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Rail link to increase oil imports from Russia
China is expected to more than double its crude oil imports from Russia by 2006 through a rail link.
China National Petroleum Corp (CNPC), the nation's largest oil producer, has primarily agreed to buy 10 million tons of oil annually from OAO Yukos Oil Co - Russia's largest oil company - for six or seven years, said sources close to the deal.
The oil will be transported via the existing railway linking the Russian border town of Zabaikalsk and Manzhouli on the Chinese border.
CNPC President Ma Fucai and visiting Yukos Senior Vice-President Alexander Temerko signed the deal on Tuesday afternoon, sources said.
"Yukos has recently proposed to CNPC to increase its oil shipment to CNPC. The companies have basically agreed the trading terms, including the prices," said the source.
The price of oil delivered by the railway is more expensive than the price of oil agreed upon for the Sino-Russia trunkline, the source added.
CNPC signed a contract last March with Yukos to buy a total of 6 million tons of crude by rail between 2003 and 2006.
China imported 5.25 million tons of Russian oil last year, rising 73 per cent year-on-year. Nearly 4 million tons of the crude imports were delivered on the Zabaikalsk to Manzhouli Railway and more than 1.6 million through another railway starting from Erlianhaote in Inner Mongolia. The balance came from the shipments by sea.
Analysts said the deal is part of Yukos's efforts to increase its oil exports to China as it sees no breakthroughs in sight to the currently deadlock over the US$2.5 billion proposed Sino-Russia oil trunk line.
China and Russia signed a framework agreement in March to build an oil pipeline running from Angarsk in East Siberia to Daqing in Northeast China.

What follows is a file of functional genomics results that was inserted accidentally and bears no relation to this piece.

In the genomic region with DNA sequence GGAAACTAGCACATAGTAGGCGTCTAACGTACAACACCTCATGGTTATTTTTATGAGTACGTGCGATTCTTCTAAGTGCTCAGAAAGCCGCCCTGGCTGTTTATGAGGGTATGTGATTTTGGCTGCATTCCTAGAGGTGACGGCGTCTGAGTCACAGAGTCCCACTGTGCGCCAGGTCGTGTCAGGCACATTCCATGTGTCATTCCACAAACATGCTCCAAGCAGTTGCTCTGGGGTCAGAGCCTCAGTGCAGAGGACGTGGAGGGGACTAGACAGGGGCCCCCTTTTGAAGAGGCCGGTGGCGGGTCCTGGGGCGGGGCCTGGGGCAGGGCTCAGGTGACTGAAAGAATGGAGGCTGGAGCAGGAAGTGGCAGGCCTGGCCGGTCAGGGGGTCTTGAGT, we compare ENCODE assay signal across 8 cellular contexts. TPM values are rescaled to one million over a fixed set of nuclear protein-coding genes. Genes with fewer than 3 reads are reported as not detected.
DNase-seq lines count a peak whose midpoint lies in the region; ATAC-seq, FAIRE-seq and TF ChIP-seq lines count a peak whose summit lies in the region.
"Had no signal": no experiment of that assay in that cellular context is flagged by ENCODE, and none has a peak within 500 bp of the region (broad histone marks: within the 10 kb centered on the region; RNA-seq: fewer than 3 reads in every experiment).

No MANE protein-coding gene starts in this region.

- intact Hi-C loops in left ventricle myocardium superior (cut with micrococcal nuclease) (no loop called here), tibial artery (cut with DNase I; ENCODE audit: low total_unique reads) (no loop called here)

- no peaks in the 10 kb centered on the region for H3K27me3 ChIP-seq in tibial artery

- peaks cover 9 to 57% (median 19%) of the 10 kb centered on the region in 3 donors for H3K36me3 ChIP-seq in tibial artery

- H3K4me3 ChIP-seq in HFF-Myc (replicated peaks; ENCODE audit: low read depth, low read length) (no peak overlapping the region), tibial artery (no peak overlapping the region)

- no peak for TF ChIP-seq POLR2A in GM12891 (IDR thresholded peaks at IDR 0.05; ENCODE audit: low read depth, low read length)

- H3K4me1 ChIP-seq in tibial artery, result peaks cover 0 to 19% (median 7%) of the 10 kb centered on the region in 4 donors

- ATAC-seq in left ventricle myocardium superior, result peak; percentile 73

The trunkline would allow China to ship 700 million tons of Russia's crude through the pipeline to China over the next 25 years.
The deal, worth US$150 billion in total, would be the largest-ever bilateral trade between the two countries.
The Kremlin became ambiguous over the project after Japan offered a rival pipeline that will bypass China and stretch to Russia's Far East port of Nakhodka.
The Russian side later claimed that it needs more time to consider where the pipeline should be laid toward, although it did promise to increase the oil supply to China.
"One of the signals we see behind the increased oil transportation by rail is that the oil pipeline project may be further delayed," said Li Fuchuan, a Russian oil expert with the China Academy of Social Sciences.
"Russia is meeting its commitment to oil exports to China anyway, whether it is coming by a railway or via a trunkline," said Li.
But Li also said it may become even more difficult for Japan's proposal, which demands much more oil than the Chinese pipeline, to be realized in the short term.
Russia's State-owned railway company said last month it would increase its transportation capacity to ship 12 million tons from Yukos to China by 2006.
With the economy booming, China's oil imports reached an all-time high of 91 million tons last year, a jump of 31 per cent year-on-year.
About half of this oil came from the Middle East.
To reduce its heavy reliance on the unsettled Middle East, China has recently started to increase imports from such areas as Russia, Southeast Asia, South America and Africa.
During President Hu Jintao's visit to Gabon on Monday, China signed an oil import contract with Gabon, the African country's first crude export deal to China.
(China Daily 02/05/2004 page9)
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